Walk Leading from Pensford

Sunday 10th April 2016

My first walk of the year has been completed – I am, of course, referring to a walk in which I am the leader, within Brunel 20s and 30s Walking Group.

Our walk would begin in Pensford, nestled neatly in between Bristol and Bath. As you may’ve seen on my pre-walks last month; we’d initially be following the Two Rivers Way before heading to Stanton Prior and then, allowing the Three Peaks Walk to lead us back to our cars…

This time, I would have to do it with a trail of people behind me.

I arrived at the pre-arranged meeting point near the centre of Bristol with a good five-minutes to spare. From here, we would arrange car-shares ahead of the twenty-minute drive south and to the start of the walk. As I pulled up to park before grabbing my coat, I noticed a good half-a-dozen walkers already together and waiting.

Within the next five-minutes, a succession of others arrived and, allowing an extra five-minutes for any late-comers [I was once late for my own walk…], our group had almost tripled in size – at the final head-count before setting off, I believe there was sixteen of us, with at least two more who had already notified me that they’d be meeting us at the start.

Somehow, we gained another eight people in Pensford and absorbed the majority of all available spaces at the local village hall car park. One late arrival with a bit of unfortunate misdirection caused us to begin about thirty-minutes later than intended – I was asked to phone the woman and give directions, which I think helped. Either way, we were soon off and walking…

All twenty-six of us!

I’d forewarned people ahead of time that the route was quite muddy on each of my pre-walks and that equipping gaiters for the day would have been a good idea… But the sun, mixed with the change in seasons, can have a considerable effect upon the landscape and its terrain within the space of a month – I should’ve instead informed people to keep their eyes peeled for an abundance of bluebells!

These first two photos were taken within the unnamed-woods on the approach downhill in to Compton Dando.

Later on in the walk and, close to (if not slightly beyond) the halfway point, we would find further evidence of spring in bloom, as we climbed up through the woods that cover Stantonbury Hill.

This was where I had intended for us to have lunch, immediately following the most significant ascent of the day. But we struggled to gain any shelter from the winds blowing south-westerly and, as a few of my group were less comfortable stopping here, we would continued downhill, passing more bluebells almost in to Stanton Prior, where we’d seek a makeshift shelter behind a boundary hedge.

On my second pre-walk last month, I had to negotiate this newly-ploughed field on the way towards Marksbury – which had been fine to cross, only six-days previously. I recently read that landowners are allowed fourteen days to reinstate a footpath after a field has been ploughed… We’re talking about one month, here. This will hopefully remind me to send a report to Bath and North East Somerset Council.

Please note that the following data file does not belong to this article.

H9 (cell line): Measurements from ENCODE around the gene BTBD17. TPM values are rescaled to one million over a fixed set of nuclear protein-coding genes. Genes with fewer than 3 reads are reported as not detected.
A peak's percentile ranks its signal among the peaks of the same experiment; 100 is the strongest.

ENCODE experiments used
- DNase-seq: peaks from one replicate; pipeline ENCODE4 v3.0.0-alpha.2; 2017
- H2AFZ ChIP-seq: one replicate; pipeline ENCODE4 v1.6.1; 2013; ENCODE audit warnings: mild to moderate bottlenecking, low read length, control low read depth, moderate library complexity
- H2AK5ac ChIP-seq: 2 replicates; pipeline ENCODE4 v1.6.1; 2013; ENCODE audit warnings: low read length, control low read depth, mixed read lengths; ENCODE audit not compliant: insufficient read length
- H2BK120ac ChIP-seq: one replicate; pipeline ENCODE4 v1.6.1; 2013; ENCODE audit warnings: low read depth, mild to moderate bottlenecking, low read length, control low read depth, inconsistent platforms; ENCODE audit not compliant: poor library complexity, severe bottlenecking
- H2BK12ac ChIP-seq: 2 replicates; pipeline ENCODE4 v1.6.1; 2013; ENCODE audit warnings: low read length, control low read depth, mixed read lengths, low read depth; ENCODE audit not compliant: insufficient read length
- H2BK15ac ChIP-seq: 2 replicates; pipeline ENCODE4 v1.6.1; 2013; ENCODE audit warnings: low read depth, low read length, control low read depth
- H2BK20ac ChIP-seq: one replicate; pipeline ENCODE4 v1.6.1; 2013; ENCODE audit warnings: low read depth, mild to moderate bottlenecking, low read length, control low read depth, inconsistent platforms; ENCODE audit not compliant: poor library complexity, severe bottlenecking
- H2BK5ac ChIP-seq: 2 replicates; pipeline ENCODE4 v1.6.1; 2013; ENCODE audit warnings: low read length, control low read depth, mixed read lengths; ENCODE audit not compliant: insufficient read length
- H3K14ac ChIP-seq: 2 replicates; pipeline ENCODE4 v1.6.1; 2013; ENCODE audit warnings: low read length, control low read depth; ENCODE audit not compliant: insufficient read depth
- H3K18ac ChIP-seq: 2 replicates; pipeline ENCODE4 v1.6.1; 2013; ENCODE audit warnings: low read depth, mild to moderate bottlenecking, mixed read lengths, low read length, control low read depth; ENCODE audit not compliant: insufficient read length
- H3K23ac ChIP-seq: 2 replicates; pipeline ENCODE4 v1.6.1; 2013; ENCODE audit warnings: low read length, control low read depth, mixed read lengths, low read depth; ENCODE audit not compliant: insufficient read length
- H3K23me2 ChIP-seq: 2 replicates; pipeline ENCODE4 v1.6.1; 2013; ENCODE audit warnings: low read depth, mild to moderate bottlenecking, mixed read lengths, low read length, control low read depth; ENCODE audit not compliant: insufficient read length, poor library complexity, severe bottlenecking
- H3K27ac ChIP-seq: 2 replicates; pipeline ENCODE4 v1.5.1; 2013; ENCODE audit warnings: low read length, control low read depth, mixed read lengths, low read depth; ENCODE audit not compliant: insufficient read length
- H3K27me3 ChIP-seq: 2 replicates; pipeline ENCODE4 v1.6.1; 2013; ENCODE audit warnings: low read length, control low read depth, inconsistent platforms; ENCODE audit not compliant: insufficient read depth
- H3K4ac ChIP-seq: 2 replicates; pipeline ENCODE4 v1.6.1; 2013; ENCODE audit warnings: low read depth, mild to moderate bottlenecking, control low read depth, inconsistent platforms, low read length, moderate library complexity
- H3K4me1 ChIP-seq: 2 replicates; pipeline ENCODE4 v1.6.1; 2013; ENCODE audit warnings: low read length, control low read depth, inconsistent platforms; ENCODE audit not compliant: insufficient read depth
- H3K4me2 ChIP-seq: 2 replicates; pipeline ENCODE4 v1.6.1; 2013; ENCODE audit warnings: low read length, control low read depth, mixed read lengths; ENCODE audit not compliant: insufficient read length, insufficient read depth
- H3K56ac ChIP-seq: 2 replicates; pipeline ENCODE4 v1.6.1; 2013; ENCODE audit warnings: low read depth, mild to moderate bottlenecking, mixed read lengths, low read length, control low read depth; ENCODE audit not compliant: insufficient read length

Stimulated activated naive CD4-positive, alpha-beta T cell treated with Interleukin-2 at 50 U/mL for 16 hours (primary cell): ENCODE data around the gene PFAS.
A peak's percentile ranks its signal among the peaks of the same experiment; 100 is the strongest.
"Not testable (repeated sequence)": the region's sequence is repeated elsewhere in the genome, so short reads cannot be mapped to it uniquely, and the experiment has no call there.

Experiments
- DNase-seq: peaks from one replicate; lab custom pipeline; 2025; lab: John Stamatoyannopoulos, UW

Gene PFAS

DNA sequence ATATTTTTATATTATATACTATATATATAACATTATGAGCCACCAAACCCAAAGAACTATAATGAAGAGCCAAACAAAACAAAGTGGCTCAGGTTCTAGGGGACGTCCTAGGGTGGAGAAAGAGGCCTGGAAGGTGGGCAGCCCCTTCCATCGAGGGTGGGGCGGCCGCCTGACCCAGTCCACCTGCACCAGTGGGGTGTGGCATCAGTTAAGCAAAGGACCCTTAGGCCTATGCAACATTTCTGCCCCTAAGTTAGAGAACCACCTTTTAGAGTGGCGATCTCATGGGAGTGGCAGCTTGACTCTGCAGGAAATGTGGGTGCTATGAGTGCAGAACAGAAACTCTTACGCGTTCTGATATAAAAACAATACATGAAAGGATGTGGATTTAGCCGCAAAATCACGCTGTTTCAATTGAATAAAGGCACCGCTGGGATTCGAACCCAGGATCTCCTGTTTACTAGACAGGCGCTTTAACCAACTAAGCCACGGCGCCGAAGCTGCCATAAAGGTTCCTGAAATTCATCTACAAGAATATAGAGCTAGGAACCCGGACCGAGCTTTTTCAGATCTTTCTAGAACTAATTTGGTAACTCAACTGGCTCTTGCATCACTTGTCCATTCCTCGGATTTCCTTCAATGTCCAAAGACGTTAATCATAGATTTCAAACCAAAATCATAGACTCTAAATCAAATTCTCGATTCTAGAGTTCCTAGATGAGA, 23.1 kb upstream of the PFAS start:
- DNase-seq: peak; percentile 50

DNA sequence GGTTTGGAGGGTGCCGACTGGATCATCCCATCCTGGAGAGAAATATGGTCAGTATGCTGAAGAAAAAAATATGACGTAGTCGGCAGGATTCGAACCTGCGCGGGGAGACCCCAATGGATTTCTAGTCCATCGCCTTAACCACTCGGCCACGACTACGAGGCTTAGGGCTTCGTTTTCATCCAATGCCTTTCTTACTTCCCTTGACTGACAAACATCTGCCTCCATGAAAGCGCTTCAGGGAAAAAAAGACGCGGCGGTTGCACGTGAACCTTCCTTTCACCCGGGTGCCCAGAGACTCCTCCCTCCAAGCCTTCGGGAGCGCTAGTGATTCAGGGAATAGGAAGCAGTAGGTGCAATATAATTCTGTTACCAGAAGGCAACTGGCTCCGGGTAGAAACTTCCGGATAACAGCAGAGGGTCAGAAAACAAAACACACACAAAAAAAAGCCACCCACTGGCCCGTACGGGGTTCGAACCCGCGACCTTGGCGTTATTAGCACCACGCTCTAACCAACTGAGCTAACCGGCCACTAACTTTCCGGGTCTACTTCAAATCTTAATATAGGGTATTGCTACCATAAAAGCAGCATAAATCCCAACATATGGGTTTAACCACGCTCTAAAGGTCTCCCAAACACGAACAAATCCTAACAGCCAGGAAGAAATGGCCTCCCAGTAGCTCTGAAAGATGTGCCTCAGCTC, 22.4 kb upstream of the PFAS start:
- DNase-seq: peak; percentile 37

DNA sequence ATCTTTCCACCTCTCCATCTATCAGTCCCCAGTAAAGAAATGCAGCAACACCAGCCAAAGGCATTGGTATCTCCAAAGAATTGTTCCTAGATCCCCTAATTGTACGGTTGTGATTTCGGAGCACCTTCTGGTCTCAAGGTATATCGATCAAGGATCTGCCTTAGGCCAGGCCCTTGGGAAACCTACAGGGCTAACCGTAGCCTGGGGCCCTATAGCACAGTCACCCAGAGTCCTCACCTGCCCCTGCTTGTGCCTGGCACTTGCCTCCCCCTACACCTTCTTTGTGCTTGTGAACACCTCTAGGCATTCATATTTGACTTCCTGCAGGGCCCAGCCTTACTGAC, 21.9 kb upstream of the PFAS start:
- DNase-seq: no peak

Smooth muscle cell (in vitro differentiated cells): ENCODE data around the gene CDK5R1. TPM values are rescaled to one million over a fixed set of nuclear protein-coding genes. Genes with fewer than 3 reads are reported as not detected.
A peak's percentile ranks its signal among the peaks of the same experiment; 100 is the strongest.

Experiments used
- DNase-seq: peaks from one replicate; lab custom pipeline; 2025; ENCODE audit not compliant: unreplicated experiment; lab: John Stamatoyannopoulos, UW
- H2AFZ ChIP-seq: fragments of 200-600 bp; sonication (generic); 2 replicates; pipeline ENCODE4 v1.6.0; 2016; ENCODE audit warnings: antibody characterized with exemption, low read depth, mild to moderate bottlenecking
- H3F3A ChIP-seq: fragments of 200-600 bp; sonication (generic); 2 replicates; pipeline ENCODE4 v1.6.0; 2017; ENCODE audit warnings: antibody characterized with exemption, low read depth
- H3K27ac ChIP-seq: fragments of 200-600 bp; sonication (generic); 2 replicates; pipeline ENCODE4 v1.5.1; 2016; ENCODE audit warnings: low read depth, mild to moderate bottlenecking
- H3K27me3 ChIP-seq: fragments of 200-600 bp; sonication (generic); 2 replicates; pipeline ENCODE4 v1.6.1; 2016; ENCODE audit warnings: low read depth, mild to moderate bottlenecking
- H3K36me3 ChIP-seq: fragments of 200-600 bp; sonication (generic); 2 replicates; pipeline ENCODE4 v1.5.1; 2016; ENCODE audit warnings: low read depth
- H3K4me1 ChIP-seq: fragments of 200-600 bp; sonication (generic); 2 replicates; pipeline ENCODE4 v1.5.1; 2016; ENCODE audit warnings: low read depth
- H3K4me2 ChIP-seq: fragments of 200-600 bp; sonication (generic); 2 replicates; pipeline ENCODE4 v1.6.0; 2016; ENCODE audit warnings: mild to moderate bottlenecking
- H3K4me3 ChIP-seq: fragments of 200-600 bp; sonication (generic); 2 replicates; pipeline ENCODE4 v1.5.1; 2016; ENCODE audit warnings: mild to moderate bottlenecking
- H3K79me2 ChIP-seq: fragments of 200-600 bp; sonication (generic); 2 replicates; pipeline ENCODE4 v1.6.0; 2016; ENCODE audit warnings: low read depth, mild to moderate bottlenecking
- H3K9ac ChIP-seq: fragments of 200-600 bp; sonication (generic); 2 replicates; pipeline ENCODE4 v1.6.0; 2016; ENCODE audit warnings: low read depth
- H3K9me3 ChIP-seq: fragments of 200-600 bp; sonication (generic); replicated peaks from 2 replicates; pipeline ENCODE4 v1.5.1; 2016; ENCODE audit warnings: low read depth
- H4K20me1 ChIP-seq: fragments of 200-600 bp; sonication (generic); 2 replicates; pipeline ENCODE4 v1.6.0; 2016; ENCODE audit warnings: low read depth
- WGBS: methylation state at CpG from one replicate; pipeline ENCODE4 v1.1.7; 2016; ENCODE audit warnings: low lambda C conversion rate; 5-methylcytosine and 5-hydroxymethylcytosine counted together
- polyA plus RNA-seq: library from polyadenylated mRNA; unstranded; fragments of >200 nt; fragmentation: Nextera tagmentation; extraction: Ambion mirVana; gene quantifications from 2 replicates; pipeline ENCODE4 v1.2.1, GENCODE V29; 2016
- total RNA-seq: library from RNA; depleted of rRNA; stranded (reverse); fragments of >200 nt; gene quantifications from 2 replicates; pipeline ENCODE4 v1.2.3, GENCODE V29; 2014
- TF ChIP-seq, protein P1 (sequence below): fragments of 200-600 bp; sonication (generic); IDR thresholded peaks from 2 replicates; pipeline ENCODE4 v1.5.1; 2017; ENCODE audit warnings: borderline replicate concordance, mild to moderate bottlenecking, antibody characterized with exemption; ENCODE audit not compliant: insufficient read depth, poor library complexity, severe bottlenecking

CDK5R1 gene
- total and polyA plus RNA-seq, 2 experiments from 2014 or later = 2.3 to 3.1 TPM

On my own – or, perhaps, leading a very small group – I would cross the upturned soil, as I did back in March. But, not wanting to risk injury upon a group of twenty-six, I led us around the southern edge of the field, adding many metres to the overall distance of our walk. There were a couple of other instances of cropped fields where we also had to do this, back towards Chewton Keynsham.

Before joining the Three Peaks Walk, we’d have to pass through Common Wood in Hunstrete; the home of Hamburger Hill Paintball. There was some action (which sounded more like nail-guns were being used) happening away from us but we had plenty of bluebells to admire.

Leading a group of this size is rather daunting. It was already the largest group that I had personally led (by five or six people) and it had been the best part of a year since I’d participated within a group of this size (excluding all fundraising events).

With a group of this size, I found we became ‘stretched’ quite easily. It was almost as if we’d broken up in to three  smaller groups following the same line, with myself leading from further even further ahead – or, as on a couple of occasion, from behind, as I ensured that everyone crossed the A roads safely and certain gates were closed correctly.

It took us around ninety-minutes longer than expected and that, I believe, was again due to the size of the group. There was an uncountable number of kissing gates along this route. If it takes, for example, two-minutes for twenty-six people to pass through umpteen kissing gates then, that can easily account for good half-hour (or much more) lost within an eleven-point-five mile walk. I also made fairly frequent stops at ‘blind spots’ or where there was a junction in the paths, so that I could allow the tail-end to catch up, spot the last person and do a quick head-count before continuing.

I enjoyed the walk myself. It was quite terrifying in the run up, having not led one since July and then, upon arrival in Bristol, spotting the numbers grow rapidly. I have since regretted not being able to join the rest of the group for the post-walk drink in a local pub. But with a later-than-expected return to the cars, thoughts of driving back in to Bristol to return my passenger and then another half-hour driving home – all ahead of a 7am start the next day – I think I made a sensible choice… Maybe.

I made an effort to thank and say goodbye to everyone in their groups, before they moved on to the pub. It was a highly positive experience all round and I look forward to my next walk-leading experience, hopefully within a matter of weeks.

As an added bonus… This walk bought my monthly tall up to just over forty-miles – at only one-third of the way in to April! 😉

Thanks for reading.

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